CSN&Y

#8 goestoeleven

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Posted 29 August 2011 - 08:28 PM

Oops, forgot to mantion one thing -- tips snags -- what are those??????



I'm going to have to see these in person . . . you going to Two Rivers? I'm not 100%, but maybe . . .

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#9 makatakam

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Posted 29 August 2011 - 08:36 PM

I'm going to have to see these in person . . . you going to Two Rivers? I'm not 100%, but maybe . . .



Same here, want to but not 100% sure. Of course, you don't have to drive 280 miles to check it out. Get off the Rev site and go to IKE or just call me.
Mark

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"...it's a fair wind blowin' warm, out of the south over my shoulder, guess I'll set a course and go."
CSN&Y

#10 REVflyer

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Posted 30 August 2011 - 02:53 AM

epoxy has much more "give" than that brittle crazy-glue stuff, one hard shock on the seawall could dislodge your adhesive component, the overall look is nice and clean Mark.

#11 makatakam

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Posted 30 August 2011 - 07:59 AM

epoxy has much more "give" than that brittle crazy-glue stuff, one hard shock on the seawall could dislodge your adhesive component, the overall look is nice and clean Mark.


The adhesive is there primarily to prevent the dacron braid that's over the rubber from sliding by glueing it to the rubber. It also sticks the nylon washer to the dacron, but what actually keeps the bungee from slipping through the hole in the washer and button is the dacron beyond the washer that is melted and mushroomed. Its bigger than the hole and can't pass unless you pull hard enough, harder than the normal forces exerted on the bungee even during unintentional contact with the ground or other objects.I originally just flamed and mushroomed the bungee inside the button without using the washer, and the connection failed repeatedly.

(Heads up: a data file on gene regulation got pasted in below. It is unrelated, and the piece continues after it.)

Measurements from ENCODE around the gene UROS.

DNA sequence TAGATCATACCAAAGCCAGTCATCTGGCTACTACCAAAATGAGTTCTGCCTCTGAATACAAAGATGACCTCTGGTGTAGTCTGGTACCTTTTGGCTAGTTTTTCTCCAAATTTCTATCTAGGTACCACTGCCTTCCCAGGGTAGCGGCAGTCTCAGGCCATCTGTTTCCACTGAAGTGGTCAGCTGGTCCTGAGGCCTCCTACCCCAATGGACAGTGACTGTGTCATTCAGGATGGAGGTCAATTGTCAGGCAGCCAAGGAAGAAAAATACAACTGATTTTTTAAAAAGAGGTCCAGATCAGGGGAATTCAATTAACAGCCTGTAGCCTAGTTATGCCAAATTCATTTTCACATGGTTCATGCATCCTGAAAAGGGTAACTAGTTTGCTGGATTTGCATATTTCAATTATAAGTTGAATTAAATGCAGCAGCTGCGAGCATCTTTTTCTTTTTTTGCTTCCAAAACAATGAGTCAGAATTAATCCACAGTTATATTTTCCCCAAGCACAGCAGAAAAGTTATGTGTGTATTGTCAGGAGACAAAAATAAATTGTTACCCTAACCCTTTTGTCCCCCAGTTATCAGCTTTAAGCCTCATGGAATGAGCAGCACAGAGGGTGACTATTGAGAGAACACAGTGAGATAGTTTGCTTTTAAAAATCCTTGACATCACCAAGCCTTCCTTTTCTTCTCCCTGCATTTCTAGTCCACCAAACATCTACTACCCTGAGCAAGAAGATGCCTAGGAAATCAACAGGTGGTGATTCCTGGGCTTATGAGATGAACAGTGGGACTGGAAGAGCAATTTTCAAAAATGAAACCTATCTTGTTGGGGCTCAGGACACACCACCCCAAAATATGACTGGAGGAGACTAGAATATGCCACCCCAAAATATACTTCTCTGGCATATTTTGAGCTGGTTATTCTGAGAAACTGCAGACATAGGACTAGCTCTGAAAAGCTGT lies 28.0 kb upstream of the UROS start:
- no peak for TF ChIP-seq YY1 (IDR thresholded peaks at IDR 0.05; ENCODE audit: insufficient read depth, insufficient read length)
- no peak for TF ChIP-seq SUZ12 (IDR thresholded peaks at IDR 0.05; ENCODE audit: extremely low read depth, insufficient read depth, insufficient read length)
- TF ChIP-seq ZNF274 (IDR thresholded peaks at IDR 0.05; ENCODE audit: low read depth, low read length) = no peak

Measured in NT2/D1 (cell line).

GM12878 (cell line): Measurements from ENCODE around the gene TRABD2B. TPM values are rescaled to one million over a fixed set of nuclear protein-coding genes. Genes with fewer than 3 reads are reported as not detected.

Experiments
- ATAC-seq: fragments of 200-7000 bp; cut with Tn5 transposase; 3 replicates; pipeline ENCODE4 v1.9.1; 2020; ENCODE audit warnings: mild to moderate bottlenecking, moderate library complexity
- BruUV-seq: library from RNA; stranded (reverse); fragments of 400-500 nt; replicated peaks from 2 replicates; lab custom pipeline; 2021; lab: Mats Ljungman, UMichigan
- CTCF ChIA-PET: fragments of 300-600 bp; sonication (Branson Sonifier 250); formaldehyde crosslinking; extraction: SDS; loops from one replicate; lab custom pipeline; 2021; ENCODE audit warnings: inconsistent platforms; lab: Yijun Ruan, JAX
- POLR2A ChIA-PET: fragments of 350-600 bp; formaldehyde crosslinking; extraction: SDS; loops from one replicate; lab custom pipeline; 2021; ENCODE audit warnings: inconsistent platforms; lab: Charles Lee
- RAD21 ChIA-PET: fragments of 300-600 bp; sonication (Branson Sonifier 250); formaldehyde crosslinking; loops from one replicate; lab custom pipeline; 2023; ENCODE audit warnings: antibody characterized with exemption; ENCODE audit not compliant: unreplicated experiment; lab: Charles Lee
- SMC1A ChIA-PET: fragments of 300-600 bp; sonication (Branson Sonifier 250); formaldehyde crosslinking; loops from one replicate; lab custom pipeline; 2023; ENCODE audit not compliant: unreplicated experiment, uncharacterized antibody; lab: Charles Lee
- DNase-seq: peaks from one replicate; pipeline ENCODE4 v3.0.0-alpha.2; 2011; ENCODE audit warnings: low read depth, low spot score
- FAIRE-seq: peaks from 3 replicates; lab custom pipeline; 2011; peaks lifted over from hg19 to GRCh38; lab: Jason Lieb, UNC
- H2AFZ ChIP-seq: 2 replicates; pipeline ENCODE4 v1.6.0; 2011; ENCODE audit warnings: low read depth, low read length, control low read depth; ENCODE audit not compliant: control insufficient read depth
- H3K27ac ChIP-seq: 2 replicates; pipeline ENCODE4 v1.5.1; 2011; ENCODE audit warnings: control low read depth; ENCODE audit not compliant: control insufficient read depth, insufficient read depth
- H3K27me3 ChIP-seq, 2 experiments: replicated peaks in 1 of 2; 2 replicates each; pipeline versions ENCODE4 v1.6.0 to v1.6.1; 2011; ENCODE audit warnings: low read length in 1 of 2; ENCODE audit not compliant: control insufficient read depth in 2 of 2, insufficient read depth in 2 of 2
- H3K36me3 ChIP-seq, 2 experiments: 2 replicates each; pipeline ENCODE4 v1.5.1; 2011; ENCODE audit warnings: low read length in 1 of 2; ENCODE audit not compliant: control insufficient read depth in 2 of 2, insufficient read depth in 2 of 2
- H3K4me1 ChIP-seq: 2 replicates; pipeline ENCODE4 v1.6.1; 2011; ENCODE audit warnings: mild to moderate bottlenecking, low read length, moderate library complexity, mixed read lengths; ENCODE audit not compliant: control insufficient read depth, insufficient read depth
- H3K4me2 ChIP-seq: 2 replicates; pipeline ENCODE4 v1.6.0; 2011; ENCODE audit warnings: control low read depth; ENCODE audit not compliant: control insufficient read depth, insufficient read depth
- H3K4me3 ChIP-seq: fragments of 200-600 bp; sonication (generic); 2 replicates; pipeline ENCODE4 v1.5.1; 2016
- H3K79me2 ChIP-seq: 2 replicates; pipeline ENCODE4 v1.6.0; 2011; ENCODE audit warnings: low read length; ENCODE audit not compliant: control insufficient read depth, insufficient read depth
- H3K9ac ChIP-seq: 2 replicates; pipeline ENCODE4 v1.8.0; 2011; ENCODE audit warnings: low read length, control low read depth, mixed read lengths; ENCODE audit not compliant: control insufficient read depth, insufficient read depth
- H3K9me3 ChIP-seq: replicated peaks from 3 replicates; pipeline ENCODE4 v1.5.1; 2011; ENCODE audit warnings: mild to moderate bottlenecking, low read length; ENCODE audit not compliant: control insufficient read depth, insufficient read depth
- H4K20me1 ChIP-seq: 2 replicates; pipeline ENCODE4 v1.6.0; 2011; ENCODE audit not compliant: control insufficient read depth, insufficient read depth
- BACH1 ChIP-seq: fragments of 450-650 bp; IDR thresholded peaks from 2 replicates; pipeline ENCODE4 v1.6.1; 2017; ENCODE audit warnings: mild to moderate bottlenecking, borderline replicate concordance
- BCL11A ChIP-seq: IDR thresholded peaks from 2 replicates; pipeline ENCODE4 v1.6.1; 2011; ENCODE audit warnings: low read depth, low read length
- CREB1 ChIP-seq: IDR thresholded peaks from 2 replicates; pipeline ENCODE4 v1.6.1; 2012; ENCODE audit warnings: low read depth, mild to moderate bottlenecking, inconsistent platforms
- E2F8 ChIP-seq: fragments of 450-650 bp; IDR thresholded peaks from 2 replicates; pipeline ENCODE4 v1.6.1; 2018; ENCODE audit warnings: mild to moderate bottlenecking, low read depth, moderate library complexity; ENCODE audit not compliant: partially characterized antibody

I suppose epoxy can be used and more than likely would be more durable, but would add mass (weight). This mod is still in the very early experimental stages, so I'm definitely open to suggestions and viable alternatives.

I have also considered and played with an aluminum crimp around the bungee that's flat enough to fit inside the button. The crimp, when I tested it absolutely refused to let go, but I had to fabricate my own and couldn't get it to fit inside the button. Still looking for a commercially made crimping method that will work.

Thank You for your input
Mark

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"...it's a fair wind blowin' warm, out of the south over my shoulder, guess I'll set a course and go."
CSN&Y

#12 makatakam

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Posted 30 August 2011 - 09:49 AM

Just had a new thought. If the dacron is stuck to the rubber with crazy glue, perhaps the nylon washer is an unnecessary addition. In the original version, which kept failing, I didn't glue the dacron to the rubber. The dacron would slip beyond the end of the rubber and pull through the hole in the button. With the two glued together this may not happen. Will try it and post the result.